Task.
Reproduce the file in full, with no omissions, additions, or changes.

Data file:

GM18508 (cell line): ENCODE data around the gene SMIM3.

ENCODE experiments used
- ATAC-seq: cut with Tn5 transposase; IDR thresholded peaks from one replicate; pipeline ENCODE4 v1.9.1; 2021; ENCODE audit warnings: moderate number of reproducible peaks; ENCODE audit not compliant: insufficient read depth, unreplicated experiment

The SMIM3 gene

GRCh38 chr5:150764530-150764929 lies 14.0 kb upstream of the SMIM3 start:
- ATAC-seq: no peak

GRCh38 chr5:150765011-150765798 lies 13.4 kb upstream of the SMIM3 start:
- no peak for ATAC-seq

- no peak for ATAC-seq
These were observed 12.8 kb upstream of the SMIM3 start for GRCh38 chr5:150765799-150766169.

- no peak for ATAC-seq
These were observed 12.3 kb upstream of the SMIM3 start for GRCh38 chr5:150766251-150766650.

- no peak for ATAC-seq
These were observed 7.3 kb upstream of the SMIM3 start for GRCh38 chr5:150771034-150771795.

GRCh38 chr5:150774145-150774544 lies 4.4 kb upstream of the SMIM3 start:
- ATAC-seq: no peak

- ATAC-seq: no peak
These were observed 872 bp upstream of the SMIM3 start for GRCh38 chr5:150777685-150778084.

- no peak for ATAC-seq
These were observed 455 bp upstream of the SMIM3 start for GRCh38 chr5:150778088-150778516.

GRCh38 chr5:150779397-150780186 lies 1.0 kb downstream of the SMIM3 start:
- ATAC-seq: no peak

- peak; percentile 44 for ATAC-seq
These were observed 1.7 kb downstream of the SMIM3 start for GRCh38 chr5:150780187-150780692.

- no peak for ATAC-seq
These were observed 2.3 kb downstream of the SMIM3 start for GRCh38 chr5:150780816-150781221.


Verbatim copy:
GM18508 (cell line): ENCODE data around the gene SMIM3.

ENCODE experiments used
- ATAC-seq: cut with Tn5 transposase; IDR thresholded peaks from one replicate; pipeline ENCODE4 v1.9.1; 2021; ENCODE audit warnings: moderate number of reproducible peaks; ENCODE audit not compliant: insufficient read depth, unreplicated experiment

The SMIM3 gene

GRCh38 chr5:150764530-150764929 lies 14.0 kb upstream of the SMIM3 start:
- ATAC-seq: no peak

GRCh38 chr5:150765011-150765798 lies 13.4 kb upstream of the SMIM3 start:
- no peak for ATAC-seq

- no peak for ATAC-seq
These were observed 12.8 kb upstream of the SMIM3 start for GRCh38 chr5:150765799-150766169.

- no peak for ATAC-seq
These were observed 12.3 kb upstream of the SMIM3 start for GRCh38 chr5:150766251-150766650.

- no peak for ATAC-seq
These were observed 7.3 kb upstream of the SMIM3 start for GRCh38 chr5:150771034-150771795.

GRCh38 chr5:150774145-150774544 lies 4.4 kb upstream of the SMIM3 start:
- ATAC-seq: no peak

- ATAC-seq: no peak
These were observed 872 bp upstream of the SMIM3 start for GRCh38 chr5:150777685-150778084.

- no peak for ATAC-seq
These were observed 455 bp upstream of the SMIM3 start for GRCh38 chr5:150778088-150778516.

GRCh38 chr5:150779397-150780186 lies 1.0 kb downstream of the SMIM3 start:
- ATAC-seq: no peak

- peak; percentile 44 for ATAC-seq
These were observed 1.7 kb downstream of the SMIM3 start for GRCh38 chr5:150780187-150780692.

- no peak for ATAC-seq
These were observed 2.3 kb downstream of the SMIM3 start for GRCh38 chr5:150780816-150781221.